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Publication numberUS4894539 A
Publication typeGrant
Application numberUS 07/352,611
Publication dateJan 16, 1990
Filing dateMay 16, 1989
Priority dateAug 22, 1986
Fee statusLapsed
Also published asCA1291278C, DE3771417D1, EP0258014A2, EP0258014A3, EP0258014B1
Publication number07352611, 352611, US 4894539 A, US 4894539A, US-A-4894539, US4894539 A, US4894539A
InventorsJames A. Hurst
Original AssigneeImperial Chemical Industries Plc
Export CitationBiBTeX, EndNote, RefMan
External Links: USPTO, USPTO Assignment, Espacenet
Leak detector
US 4894539 A
Abstract
A method for determining the position of a leak in a conduit or pipeline, especially one of small diameter, in which a carrier body, for example a short length of co-axial cable, carrying a short-lived radioisotope is inserted into the conduit or pipeline and is caused to move along it by pressuring up the conduit or pipeline from one or both ends thereof with fluid, for example water. The carrier body travels to the leak but no further and its location is detected from outside the conduit or pipeline using a radiation detector.
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Claims(5)
I claim:
1. A method for determining the position of a leak in a pipeline or conduit which comprises
(i) providing within the pipeline or conduit a carrier body housing a radioactive isotope sealably enclosed within it, said carrier body being of a size and a shape such as to enable it to move freely along said pipeline or conduit;
(ii) providing radiation detection means for scanning the pipeline or conduit to determine the progress and location therein of the radioisotope housed within the carrier body;
(iii) pressuring up the pipeline or conduit from a first end with the second end closed and determining the location of cessation of the movement of the carrier body with said radiation detection means; and
(iv) opening up the closed end of the pipeline or conduit to detect movement of the carrier body towards said closed end to indicate that said cessation of movement is due to a leak and not to a constriction in the pipeline or conduit.
2. A method as claimed in claim 1 wherein the carrier body is substantially cylindrical with rounded or pointed ends.
3. A method as claimed in claim 2 wherein the carrier body is a short length of co-axial cable having within it a small radioactive pellet or short length of radioactive wire.
4. The method of claim 1 wherein, when no constriction is noted, the first end of the pipeline is closed and the carrier body is moved back to the leak by applying fluid pressure from the second end of the pipeline.
5. The method of claim 1 wherein the carrier body is positioned at about the mid-point of the length of the pipeline before pressuring up as in (iii) and if the carrier body does not move, the first end is closed and fluid pressure is applied through the second end.
Description

This is a continuation of Ser. No. 088,359, filed 8/24/87, now abandoned.

The present invention relates to a method and apparatus for the determination of leaks in pipelines, conduits and the like.

Pipelines of various kinds are now in widespread use in many parts of the world for the easy transportation of liquids, gases and solids. The size of such pipelines varies considerably, some being several feet in diameter while others are much smaller and their length also varies considerably.

It is essential that so far as is possible a pipeline should be so constructed and located that there is no possibility of its integrity being prejudiced. Lines are usually made of robust materials and located so that any possibility of accidental damage is minimised. Nevertheless it is not unknown for leaks to occur, caused either by accidental damage or by some flaw in the wall of the pipeline. Many of the materials now carried in pipelines are hazardous in one way or another but even if there is no danger to human life it is still essential to find and seal the leak as quickly as possible so as to prevent any environmental damage to the locality in which the pipe is laid. Thus a number of methods of detecting leaks in pipelines and the like have been proposed in the last few years.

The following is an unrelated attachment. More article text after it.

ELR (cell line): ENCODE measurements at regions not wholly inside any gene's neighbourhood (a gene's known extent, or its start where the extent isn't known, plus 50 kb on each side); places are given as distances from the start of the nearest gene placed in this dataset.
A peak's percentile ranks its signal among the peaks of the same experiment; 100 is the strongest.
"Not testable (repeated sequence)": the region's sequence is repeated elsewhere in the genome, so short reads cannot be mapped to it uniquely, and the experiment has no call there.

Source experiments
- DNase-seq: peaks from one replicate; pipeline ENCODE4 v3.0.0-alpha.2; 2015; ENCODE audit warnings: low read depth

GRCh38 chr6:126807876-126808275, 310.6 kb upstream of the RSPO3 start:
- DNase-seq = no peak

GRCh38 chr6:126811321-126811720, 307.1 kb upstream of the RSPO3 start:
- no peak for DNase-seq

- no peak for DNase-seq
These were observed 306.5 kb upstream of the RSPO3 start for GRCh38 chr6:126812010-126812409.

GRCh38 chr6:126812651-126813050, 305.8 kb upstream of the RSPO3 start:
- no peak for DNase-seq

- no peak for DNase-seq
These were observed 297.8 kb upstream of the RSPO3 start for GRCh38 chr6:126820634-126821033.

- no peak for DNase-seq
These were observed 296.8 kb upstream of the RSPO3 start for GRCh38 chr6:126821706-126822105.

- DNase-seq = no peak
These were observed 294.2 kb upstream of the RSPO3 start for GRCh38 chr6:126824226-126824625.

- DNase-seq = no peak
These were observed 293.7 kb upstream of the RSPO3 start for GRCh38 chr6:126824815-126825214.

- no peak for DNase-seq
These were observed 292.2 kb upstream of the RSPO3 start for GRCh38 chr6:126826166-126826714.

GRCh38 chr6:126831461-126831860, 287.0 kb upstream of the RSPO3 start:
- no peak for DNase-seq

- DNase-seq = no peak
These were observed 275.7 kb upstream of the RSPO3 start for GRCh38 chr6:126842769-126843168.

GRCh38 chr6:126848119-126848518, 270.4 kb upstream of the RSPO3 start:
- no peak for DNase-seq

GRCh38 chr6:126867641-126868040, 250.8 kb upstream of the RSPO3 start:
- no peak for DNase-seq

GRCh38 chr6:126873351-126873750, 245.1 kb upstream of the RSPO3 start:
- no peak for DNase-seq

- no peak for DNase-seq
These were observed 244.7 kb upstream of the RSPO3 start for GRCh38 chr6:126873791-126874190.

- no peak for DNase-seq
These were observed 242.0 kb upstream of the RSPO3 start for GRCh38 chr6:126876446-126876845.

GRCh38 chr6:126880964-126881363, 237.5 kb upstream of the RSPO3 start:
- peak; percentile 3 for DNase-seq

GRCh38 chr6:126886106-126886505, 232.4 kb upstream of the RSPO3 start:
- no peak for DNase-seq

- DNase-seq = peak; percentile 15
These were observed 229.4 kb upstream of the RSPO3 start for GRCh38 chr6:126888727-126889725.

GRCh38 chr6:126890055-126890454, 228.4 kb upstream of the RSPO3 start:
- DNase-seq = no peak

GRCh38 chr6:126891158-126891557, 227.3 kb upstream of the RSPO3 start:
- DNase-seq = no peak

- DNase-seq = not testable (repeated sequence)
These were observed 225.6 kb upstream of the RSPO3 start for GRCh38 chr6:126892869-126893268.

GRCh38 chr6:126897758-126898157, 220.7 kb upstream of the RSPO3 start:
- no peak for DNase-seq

The present invention relates to a novel method for accurately and quickly determining the position of a leak. Although applicable broadly, to pipelines of all diameters, it is particularly suited for determining the position of a leak in a relatively narrow bore pipeline or conduit, for example in conduits of diameters ranging from a few inches down to less than an inch.

According to the present invention a method for determining the position of a leak in a pipeline or conduit or the like comprises:

(i) providing within the pipeline or conduit a carrier body housing a radioactive isotope sealably enclosed within it, said carrier body being of a size and a shape such as to enable it to move freely along said pipeline or conduit;

(ii) applying fluid pressure to at least one end of the pipeline or conduit thereby to cause the carrier body to move along the pipeline or conduit until it reaches the leak; and

(iii) scanning the pipeline or conduit with radiation detection means to determine the location therein of the radioisotope housed within the carrier body.

In one preferred method according to the present invention the carrier body is moved to a location which suitably is approximately half-way along the length of the pipeline or conduit. The pipeline or conduit is then pressured up from one end with the other end closed. If the leak is between the half-way point and the closed end of the pipeline or conduit the carrier body will move to the leak. If the carrier body does not move, the leak is clearly between the open end and the approximate half-way point, where the carrier body is; its exact location is determined by reversing the process and pressuring up the pipeline or conduit from the hitherto closed other end.

In a further preferred method according to the present invention one end of the pipeline or conduit is kept closed while the carrier body is moved along it from the other, open, end by pressuring up from that end. The carrier body will travel to the leak and no further.

In yet a further preferred method the pipeline or conduit may be pressured up from both ends simultaneously in which case the initial position of the carrier body can be at any point in the pipeline or conduit.

Some care may need to be taken to avoid a spurious indication of a leak. The carrier body may cease its movement when it reaches the leak or occasionally its movement may be halted by a constriction in the pipeline or conduit. To check that a constriction is not present, the hitherto closed end of the pipeline is opened and pressure is applied from the other end, as before. Movement of the carried body towards the newly opened end indicates that no constriction is involved.